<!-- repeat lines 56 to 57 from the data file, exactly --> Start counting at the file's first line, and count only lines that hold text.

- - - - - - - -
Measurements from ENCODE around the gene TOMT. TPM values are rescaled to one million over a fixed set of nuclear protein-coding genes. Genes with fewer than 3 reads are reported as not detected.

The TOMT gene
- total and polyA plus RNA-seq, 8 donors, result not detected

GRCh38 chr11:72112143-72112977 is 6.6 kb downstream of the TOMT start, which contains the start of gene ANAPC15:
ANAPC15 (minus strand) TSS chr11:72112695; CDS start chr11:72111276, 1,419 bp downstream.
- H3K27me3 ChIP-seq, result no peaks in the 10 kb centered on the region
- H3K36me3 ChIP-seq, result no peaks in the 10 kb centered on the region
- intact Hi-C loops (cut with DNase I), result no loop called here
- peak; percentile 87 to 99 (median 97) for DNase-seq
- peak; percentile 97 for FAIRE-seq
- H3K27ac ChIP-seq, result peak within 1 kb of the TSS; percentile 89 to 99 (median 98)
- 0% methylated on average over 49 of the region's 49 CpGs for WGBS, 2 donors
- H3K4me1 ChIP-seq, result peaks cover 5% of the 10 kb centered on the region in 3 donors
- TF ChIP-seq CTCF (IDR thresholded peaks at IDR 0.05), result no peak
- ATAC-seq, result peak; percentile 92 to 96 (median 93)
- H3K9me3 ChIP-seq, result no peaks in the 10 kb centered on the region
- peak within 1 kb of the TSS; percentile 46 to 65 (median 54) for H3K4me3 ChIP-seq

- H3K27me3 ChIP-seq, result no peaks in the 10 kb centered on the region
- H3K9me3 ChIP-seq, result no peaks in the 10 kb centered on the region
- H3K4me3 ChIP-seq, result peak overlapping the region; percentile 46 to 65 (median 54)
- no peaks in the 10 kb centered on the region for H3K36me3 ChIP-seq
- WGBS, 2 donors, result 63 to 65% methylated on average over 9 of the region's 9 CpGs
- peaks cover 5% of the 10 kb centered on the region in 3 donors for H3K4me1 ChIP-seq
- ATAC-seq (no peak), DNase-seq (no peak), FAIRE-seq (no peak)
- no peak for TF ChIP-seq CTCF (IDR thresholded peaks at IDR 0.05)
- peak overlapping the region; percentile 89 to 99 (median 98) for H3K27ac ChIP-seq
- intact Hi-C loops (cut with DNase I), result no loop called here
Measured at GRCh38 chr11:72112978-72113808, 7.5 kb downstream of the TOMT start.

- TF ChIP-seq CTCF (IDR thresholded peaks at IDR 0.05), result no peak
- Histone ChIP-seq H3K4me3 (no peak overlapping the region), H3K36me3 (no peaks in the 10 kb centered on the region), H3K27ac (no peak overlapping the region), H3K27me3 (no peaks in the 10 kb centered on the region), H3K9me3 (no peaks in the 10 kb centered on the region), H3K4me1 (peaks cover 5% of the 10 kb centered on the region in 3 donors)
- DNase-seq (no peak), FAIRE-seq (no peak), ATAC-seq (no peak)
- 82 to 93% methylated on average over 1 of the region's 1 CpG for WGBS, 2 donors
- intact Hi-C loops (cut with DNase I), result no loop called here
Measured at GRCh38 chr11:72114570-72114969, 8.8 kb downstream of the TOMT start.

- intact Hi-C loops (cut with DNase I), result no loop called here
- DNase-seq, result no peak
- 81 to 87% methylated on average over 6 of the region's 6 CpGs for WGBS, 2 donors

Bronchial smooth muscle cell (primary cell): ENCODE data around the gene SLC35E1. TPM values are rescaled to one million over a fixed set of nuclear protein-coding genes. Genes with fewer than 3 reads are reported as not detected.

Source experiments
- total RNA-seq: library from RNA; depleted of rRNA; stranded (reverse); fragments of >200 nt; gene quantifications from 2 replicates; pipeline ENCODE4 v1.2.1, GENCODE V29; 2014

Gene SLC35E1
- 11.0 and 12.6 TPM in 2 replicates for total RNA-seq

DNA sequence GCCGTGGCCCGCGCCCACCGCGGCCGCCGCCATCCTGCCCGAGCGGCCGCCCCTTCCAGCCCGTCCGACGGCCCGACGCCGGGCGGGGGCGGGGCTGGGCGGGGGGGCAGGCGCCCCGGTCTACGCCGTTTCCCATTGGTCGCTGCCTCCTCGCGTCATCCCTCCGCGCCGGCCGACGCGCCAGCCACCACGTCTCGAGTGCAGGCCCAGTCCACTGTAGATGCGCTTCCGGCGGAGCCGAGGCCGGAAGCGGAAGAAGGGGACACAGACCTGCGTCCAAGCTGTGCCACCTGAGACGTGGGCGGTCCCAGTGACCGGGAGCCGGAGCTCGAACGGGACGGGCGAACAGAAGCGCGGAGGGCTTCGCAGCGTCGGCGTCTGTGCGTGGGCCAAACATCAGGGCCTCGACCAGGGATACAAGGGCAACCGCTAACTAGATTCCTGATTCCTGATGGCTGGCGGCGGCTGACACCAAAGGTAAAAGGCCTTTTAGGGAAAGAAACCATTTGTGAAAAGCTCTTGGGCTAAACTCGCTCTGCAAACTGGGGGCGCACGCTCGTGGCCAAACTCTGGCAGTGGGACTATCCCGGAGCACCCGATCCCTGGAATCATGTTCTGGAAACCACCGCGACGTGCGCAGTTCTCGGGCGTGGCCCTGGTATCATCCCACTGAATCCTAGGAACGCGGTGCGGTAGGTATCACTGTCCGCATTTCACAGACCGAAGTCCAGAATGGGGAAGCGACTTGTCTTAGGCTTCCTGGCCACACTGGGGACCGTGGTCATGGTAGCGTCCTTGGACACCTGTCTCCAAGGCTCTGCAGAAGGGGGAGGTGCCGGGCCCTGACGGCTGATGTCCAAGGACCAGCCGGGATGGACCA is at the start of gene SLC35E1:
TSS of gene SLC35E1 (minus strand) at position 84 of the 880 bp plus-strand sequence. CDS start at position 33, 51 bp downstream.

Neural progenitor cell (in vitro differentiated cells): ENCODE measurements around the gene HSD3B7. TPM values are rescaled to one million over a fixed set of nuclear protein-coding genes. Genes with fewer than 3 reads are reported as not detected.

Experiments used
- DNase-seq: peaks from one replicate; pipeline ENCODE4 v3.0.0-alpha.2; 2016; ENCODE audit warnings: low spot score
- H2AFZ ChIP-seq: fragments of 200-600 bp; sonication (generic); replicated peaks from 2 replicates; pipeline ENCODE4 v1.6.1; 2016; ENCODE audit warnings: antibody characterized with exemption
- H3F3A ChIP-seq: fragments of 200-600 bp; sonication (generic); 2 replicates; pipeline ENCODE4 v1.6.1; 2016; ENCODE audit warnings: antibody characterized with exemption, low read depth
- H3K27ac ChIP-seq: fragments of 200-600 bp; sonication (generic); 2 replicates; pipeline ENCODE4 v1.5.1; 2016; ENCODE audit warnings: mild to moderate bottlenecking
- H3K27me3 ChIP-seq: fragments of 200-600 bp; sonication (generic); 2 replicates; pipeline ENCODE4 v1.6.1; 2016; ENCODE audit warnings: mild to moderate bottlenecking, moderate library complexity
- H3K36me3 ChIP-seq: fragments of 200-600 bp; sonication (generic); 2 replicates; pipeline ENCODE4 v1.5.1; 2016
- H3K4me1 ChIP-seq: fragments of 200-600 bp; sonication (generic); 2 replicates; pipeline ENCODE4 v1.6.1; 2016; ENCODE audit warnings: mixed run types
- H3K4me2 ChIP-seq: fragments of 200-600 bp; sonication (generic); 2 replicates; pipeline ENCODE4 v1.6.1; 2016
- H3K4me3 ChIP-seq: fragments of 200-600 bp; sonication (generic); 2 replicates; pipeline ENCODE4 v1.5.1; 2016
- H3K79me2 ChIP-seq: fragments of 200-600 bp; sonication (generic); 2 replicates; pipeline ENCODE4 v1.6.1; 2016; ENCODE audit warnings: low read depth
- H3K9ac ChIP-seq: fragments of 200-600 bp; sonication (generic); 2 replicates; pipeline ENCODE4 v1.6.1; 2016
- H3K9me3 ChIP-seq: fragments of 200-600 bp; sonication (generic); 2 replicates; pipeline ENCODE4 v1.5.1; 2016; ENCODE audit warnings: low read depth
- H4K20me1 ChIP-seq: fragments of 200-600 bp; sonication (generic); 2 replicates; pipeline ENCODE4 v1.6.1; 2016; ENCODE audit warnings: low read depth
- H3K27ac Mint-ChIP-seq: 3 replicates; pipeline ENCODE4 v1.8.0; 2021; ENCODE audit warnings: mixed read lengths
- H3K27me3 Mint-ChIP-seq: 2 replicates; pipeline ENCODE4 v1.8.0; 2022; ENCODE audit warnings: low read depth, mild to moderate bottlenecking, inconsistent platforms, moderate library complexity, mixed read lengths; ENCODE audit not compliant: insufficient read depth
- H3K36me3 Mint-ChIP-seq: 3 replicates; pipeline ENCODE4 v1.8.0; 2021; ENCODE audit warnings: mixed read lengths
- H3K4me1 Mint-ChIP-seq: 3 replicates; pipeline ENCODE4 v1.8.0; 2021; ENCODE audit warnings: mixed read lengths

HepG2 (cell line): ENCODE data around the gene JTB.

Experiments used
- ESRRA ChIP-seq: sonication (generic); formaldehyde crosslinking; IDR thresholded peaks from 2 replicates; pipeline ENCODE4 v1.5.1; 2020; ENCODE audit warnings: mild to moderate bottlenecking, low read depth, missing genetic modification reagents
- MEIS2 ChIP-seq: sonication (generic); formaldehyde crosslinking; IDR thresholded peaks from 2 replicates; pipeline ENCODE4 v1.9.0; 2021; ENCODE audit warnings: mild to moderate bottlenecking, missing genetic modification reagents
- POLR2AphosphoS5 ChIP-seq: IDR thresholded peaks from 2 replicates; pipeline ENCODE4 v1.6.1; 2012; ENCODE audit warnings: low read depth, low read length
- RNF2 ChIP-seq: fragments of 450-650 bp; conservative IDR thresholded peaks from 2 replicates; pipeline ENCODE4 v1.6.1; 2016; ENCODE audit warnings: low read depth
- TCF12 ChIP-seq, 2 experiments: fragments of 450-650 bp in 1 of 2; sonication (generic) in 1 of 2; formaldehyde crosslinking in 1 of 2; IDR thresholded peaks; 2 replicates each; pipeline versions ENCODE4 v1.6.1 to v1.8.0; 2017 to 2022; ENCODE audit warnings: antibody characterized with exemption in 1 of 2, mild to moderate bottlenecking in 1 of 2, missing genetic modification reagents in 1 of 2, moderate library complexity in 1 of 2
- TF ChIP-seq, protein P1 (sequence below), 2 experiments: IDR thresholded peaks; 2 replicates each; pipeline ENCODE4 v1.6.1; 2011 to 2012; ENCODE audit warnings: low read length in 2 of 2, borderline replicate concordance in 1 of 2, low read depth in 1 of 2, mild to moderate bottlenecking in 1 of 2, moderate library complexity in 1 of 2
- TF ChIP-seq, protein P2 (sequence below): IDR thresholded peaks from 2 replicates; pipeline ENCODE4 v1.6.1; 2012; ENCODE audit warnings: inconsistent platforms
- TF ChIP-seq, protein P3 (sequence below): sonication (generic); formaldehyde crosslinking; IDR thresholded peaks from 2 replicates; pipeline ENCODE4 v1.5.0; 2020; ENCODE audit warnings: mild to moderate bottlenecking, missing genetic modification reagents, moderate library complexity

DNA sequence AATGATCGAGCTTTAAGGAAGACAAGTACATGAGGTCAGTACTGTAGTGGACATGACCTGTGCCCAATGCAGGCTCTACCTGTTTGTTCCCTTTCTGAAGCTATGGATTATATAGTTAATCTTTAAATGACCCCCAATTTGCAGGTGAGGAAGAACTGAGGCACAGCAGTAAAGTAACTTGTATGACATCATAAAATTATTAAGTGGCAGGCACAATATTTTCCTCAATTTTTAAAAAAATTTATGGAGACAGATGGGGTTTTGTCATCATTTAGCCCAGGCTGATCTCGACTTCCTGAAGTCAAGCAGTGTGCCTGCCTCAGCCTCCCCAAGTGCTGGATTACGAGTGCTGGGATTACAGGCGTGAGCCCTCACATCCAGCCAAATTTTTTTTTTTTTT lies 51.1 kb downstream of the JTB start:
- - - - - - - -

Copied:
- H3K79me2 ChIP-seq: fragments of 200-600 bp; sonication (generic); 2 replicates; pipeline ENCODE4 v1.6.1; 2016; ENCODE audit warnings: low read depth
- H3K9ac ChIP-seq: fragments of 200-600 bp; sonication (generic); 2 replicates; pipeline ENCODE4 v1.6.1; 2016